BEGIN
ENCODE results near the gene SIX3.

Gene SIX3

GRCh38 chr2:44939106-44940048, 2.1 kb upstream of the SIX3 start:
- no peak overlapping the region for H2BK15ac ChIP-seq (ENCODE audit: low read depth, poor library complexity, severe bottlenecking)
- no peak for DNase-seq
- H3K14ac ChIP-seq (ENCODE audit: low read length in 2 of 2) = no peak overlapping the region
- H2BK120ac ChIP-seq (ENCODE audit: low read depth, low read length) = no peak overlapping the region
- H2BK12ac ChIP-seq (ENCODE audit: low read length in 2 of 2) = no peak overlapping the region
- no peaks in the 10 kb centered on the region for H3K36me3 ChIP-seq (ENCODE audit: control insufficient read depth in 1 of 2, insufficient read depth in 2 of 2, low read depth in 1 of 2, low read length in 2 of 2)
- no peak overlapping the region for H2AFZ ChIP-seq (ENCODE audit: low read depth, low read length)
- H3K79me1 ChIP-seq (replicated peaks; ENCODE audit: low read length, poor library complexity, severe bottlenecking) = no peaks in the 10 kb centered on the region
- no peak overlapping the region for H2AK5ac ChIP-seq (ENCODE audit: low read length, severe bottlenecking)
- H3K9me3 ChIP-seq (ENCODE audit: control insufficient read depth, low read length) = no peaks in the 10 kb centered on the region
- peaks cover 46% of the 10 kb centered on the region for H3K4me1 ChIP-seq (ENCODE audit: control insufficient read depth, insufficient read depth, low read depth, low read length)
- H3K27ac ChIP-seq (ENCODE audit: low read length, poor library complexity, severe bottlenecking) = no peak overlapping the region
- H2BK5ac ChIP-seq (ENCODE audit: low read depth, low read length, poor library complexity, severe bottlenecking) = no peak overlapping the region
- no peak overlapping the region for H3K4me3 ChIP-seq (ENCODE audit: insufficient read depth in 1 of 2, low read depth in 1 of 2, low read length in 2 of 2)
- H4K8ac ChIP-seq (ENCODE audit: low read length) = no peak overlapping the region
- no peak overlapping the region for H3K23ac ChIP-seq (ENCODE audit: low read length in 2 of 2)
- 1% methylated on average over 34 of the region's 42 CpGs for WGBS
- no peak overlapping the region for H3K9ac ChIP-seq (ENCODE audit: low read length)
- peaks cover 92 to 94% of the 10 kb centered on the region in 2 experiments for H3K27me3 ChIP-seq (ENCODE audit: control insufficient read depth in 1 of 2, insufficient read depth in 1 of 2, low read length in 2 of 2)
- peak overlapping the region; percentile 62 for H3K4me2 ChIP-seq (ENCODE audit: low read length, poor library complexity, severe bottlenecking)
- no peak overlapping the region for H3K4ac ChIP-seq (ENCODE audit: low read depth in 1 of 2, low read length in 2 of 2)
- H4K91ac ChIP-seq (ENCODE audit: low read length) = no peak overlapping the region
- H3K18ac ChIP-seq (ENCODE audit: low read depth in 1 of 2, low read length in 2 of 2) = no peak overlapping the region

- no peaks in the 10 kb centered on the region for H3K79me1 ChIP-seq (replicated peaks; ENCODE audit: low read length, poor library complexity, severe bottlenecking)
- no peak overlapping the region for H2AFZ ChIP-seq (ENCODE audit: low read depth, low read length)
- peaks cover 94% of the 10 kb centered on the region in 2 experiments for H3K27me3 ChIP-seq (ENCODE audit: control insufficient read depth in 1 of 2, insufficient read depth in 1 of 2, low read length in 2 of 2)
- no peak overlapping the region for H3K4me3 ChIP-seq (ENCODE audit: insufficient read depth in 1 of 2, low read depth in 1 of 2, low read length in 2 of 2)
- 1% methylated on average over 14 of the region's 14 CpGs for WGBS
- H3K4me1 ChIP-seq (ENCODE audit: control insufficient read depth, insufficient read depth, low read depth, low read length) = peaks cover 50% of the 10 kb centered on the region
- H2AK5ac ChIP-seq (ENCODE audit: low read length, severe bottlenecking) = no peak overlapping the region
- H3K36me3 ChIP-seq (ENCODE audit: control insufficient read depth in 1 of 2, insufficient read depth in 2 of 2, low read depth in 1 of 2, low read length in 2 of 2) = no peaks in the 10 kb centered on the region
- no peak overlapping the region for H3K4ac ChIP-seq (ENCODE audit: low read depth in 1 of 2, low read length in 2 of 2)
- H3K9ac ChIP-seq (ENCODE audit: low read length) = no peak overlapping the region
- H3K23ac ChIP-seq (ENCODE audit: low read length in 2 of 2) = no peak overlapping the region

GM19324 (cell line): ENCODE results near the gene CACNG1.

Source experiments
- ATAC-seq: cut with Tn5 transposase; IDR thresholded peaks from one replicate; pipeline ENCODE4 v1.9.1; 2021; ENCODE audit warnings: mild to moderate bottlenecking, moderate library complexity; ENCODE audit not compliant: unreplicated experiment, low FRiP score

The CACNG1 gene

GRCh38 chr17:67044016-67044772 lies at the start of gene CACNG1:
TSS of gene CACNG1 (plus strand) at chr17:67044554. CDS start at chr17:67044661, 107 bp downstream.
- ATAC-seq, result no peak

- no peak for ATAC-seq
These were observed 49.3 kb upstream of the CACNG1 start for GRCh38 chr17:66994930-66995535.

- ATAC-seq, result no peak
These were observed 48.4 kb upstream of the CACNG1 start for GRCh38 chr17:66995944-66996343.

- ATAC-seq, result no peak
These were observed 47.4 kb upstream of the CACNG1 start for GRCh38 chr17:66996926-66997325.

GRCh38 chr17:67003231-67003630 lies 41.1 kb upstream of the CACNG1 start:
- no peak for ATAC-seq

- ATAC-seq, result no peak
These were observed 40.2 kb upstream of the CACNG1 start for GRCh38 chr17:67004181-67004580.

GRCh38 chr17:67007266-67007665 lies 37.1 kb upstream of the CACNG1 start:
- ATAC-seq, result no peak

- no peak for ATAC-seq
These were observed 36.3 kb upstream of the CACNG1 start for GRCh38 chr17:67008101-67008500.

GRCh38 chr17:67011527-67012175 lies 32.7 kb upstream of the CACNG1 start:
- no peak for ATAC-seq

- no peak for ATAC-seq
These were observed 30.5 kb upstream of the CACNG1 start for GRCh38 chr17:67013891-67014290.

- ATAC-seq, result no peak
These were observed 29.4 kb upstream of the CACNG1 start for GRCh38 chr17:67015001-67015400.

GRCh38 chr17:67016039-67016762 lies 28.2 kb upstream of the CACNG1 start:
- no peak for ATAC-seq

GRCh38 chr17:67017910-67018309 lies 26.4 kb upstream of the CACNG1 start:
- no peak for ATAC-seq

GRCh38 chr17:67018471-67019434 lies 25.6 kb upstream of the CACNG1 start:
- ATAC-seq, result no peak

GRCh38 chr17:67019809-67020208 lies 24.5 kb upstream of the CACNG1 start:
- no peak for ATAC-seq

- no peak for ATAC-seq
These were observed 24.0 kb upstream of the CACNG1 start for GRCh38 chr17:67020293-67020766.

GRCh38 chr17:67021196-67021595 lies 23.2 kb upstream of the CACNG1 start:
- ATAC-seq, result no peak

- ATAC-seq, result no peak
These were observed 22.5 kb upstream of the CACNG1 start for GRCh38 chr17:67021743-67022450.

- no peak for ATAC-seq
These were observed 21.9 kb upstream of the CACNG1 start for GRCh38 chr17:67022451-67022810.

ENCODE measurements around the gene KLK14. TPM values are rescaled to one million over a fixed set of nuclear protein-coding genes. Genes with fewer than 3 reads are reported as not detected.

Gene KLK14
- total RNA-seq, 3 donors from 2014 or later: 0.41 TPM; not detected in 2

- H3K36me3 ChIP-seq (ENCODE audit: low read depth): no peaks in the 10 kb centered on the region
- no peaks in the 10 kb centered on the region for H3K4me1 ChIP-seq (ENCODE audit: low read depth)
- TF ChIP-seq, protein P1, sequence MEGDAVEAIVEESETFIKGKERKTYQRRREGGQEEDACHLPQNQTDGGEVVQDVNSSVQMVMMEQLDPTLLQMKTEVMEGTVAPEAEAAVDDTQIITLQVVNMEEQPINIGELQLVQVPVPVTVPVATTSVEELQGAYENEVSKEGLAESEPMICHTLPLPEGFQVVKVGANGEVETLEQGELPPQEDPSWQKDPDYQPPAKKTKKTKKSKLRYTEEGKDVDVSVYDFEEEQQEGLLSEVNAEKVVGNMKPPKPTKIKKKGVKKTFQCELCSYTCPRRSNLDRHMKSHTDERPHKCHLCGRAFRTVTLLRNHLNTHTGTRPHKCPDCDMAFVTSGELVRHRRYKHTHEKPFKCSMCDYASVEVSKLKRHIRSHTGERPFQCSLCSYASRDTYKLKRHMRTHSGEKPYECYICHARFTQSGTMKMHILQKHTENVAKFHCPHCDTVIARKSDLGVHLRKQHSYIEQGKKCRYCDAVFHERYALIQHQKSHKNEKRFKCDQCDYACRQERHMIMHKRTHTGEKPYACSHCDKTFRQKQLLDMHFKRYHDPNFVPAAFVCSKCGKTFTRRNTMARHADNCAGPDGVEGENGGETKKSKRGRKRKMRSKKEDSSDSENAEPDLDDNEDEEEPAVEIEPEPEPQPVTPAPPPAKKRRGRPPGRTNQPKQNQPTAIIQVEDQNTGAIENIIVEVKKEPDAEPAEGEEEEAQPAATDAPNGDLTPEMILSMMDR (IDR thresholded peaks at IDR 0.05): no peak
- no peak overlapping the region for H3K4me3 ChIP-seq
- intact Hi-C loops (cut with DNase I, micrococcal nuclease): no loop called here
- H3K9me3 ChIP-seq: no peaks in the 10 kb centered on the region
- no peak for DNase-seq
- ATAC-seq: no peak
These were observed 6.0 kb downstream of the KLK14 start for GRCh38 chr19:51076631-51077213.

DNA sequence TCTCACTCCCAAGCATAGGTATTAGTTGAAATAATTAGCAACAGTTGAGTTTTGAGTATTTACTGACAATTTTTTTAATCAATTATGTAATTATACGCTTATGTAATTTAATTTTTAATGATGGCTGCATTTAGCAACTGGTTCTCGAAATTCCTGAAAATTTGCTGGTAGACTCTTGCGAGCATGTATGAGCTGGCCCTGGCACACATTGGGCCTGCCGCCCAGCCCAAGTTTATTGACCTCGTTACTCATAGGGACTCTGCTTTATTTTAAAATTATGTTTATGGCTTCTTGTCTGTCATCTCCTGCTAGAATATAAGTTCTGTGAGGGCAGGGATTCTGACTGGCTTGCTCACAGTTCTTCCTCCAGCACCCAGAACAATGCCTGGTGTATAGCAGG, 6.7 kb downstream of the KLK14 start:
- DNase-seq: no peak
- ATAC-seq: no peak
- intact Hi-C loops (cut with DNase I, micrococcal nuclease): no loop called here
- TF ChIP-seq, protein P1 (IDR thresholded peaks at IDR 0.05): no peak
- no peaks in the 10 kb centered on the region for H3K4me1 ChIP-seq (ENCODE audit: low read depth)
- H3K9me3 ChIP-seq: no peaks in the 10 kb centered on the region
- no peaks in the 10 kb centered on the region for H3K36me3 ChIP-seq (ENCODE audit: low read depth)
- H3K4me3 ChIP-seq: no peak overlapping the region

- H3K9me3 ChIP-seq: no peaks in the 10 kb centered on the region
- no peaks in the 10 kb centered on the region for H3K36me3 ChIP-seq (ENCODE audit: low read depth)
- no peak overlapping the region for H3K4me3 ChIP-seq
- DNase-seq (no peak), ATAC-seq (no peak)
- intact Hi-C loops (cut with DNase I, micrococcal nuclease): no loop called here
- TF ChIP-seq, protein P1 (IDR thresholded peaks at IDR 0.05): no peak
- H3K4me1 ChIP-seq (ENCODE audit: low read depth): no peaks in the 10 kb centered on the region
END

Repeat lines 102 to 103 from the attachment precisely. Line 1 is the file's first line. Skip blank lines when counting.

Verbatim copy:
- H3K9me3 ChIP-seq: no peaks in the 10 kb centered on the region
- no peaks in the 10 kb centered on the region for H3K36me3 ChIP-seq (ENCODE audit: low read depth)